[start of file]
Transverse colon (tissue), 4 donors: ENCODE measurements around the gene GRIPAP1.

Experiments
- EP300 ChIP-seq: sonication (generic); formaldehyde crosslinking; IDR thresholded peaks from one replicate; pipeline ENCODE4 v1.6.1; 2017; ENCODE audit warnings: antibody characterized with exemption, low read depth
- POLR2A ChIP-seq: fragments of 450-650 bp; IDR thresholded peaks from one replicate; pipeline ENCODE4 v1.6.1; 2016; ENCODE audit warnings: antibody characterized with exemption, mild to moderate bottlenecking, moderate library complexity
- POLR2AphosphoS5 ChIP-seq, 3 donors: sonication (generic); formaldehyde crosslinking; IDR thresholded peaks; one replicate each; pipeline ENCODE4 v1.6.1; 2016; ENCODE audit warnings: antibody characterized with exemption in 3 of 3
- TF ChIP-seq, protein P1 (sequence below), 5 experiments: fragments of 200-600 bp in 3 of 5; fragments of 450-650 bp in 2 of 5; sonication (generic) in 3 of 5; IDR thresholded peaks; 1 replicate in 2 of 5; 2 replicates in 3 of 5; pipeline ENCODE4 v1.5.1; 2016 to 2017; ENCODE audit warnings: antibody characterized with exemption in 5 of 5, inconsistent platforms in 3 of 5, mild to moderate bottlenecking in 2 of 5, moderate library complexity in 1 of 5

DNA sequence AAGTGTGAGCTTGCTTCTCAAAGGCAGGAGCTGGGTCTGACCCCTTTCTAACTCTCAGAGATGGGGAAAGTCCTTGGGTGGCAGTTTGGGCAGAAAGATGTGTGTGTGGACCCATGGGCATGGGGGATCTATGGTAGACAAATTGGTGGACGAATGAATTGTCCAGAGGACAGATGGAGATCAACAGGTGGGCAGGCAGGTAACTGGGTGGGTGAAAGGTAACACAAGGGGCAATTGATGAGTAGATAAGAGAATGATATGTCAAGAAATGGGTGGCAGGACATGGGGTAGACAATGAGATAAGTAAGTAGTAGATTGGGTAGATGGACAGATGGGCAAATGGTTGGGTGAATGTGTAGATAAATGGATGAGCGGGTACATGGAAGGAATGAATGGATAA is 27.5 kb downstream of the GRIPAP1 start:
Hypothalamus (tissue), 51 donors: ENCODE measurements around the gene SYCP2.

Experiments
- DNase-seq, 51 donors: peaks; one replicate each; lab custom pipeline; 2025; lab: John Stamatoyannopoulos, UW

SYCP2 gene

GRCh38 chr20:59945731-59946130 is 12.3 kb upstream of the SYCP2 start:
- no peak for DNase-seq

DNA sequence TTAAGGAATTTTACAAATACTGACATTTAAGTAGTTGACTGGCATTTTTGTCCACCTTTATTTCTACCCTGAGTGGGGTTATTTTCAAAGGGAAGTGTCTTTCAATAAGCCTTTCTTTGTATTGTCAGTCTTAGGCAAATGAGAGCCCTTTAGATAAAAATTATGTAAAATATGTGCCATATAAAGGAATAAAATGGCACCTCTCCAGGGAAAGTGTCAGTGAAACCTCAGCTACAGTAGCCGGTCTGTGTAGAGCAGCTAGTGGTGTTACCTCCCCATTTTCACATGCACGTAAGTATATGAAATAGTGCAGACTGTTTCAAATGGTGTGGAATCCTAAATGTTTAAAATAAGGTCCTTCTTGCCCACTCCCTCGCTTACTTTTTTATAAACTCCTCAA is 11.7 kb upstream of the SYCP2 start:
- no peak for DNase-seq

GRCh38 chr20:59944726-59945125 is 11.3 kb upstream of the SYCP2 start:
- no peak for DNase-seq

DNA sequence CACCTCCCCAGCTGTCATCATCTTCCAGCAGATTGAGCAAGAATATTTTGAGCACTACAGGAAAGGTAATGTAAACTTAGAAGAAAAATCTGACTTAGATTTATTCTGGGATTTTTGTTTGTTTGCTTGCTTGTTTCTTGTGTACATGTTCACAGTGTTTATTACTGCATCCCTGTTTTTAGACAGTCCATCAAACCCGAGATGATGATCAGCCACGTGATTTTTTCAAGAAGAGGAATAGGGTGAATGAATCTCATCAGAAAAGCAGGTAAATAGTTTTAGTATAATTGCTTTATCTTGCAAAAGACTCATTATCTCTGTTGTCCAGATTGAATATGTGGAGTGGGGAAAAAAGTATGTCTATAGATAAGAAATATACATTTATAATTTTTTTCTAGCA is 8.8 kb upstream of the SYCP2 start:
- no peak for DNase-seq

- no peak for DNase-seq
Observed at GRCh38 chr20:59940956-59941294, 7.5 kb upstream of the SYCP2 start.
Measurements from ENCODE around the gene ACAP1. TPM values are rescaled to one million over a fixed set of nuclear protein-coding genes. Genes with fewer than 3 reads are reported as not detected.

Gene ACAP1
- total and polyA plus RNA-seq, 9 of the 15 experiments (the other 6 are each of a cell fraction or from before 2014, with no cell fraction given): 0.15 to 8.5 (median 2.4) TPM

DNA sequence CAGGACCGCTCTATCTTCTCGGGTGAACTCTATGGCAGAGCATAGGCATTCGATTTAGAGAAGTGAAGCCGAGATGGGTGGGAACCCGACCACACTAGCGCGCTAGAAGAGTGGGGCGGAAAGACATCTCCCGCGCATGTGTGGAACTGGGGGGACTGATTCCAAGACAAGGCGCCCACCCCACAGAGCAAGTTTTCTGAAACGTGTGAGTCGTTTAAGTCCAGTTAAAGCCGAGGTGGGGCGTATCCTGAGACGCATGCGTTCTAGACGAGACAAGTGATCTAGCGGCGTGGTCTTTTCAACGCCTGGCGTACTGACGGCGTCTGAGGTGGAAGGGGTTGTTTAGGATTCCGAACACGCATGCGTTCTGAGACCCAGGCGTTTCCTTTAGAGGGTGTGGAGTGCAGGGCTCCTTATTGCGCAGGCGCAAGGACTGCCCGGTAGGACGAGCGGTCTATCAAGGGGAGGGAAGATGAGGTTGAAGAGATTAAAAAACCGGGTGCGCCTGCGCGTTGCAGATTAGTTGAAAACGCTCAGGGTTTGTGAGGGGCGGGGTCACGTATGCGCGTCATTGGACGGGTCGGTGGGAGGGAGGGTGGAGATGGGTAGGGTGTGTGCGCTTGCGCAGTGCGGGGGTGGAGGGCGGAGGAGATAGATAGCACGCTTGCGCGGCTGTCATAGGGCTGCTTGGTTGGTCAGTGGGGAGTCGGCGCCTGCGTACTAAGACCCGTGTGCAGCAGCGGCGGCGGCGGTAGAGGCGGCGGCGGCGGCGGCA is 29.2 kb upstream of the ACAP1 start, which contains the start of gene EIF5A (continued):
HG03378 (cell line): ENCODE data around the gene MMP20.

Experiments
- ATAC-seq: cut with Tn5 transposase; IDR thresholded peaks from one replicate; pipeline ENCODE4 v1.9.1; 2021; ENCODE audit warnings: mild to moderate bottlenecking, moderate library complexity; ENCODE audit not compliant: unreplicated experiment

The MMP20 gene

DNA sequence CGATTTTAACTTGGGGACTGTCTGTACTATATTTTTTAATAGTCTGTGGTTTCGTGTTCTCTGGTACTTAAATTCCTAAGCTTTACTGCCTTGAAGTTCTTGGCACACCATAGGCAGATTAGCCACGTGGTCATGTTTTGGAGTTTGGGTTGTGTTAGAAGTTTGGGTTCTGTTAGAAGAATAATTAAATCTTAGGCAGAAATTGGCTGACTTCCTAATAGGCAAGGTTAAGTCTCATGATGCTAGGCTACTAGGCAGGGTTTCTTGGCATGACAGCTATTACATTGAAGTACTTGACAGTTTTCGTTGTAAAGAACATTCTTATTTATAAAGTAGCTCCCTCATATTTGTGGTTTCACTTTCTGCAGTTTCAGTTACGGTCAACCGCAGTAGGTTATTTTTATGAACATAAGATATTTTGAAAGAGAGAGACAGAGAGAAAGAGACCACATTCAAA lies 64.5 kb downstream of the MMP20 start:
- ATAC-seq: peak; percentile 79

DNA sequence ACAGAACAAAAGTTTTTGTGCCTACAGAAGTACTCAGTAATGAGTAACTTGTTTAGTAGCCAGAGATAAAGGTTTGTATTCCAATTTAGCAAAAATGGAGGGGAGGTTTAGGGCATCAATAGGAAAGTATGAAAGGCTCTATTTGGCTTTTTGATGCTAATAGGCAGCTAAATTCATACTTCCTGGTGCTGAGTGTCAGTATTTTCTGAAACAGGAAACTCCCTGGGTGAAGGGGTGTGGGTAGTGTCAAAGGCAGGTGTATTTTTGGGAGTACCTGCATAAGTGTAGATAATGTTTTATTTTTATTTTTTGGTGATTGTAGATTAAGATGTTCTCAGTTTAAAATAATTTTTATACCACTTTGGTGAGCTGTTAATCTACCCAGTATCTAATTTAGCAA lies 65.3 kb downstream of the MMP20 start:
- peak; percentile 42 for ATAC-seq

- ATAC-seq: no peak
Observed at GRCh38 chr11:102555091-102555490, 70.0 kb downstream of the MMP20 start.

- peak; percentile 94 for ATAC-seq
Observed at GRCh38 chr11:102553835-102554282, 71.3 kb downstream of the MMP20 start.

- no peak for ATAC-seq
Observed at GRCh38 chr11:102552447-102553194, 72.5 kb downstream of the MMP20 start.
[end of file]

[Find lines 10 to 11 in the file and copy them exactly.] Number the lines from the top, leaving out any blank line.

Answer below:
- DNase-seq, 51 donors: peaks; one replicate each; lab custom pipeline; 2025; lab: John Stamatoyannopoulos, UW

SYCP2 gene